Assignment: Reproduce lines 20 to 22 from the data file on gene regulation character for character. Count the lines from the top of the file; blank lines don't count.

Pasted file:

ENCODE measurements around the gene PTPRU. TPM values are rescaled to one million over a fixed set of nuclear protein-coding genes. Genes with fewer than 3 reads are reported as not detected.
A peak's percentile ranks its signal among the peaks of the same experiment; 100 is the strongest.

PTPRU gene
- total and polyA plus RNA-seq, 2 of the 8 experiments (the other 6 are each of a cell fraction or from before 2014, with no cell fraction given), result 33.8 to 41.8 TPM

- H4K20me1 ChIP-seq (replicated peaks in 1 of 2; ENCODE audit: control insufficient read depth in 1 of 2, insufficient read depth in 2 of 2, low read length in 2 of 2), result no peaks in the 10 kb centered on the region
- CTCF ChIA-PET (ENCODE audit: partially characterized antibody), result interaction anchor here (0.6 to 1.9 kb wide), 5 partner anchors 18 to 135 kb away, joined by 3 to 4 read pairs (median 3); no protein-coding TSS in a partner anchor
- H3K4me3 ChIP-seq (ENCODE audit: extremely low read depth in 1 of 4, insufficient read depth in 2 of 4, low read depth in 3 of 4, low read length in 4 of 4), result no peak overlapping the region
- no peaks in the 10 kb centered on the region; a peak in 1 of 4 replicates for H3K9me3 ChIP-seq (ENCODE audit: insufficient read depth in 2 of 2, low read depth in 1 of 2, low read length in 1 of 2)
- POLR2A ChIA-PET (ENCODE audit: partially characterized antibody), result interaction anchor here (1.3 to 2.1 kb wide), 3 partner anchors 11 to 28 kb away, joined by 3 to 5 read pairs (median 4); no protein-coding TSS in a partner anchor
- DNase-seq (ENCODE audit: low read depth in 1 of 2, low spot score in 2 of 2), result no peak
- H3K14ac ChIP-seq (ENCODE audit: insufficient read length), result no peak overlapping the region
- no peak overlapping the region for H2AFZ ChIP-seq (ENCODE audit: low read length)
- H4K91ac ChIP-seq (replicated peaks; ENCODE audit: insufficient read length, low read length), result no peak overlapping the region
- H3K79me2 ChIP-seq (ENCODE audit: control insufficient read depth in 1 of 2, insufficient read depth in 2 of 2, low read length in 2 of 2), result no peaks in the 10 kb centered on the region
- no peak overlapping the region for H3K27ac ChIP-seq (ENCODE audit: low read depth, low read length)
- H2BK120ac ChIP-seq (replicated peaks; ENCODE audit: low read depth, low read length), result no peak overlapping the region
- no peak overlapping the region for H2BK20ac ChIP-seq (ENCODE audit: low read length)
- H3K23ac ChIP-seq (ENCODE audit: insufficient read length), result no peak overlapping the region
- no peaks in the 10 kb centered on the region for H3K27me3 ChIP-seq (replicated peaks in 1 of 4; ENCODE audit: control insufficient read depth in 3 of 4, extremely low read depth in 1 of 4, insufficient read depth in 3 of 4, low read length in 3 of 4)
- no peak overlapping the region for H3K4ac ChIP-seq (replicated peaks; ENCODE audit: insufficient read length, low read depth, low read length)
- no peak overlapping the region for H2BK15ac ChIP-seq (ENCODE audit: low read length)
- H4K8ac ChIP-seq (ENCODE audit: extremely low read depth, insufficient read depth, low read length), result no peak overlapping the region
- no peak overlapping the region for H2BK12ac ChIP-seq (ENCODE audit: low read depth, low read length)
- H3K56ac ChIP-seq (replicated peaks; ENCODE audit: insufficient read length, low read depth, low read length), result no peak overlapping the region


- no peak overlapping the region for H3K4ac ChIP-seq (replicated peaks; ENCODE audit: insufficient read length, low read depth, low read length)
- no peak overlapping the region for H2BK15ac ChIP-seq (ENCODE audit: low read length)
- H4K8ac ChIP-seq (ENCODE audit: extremely low read depth, insufficient read depth, low read length), result no peak overlapping the region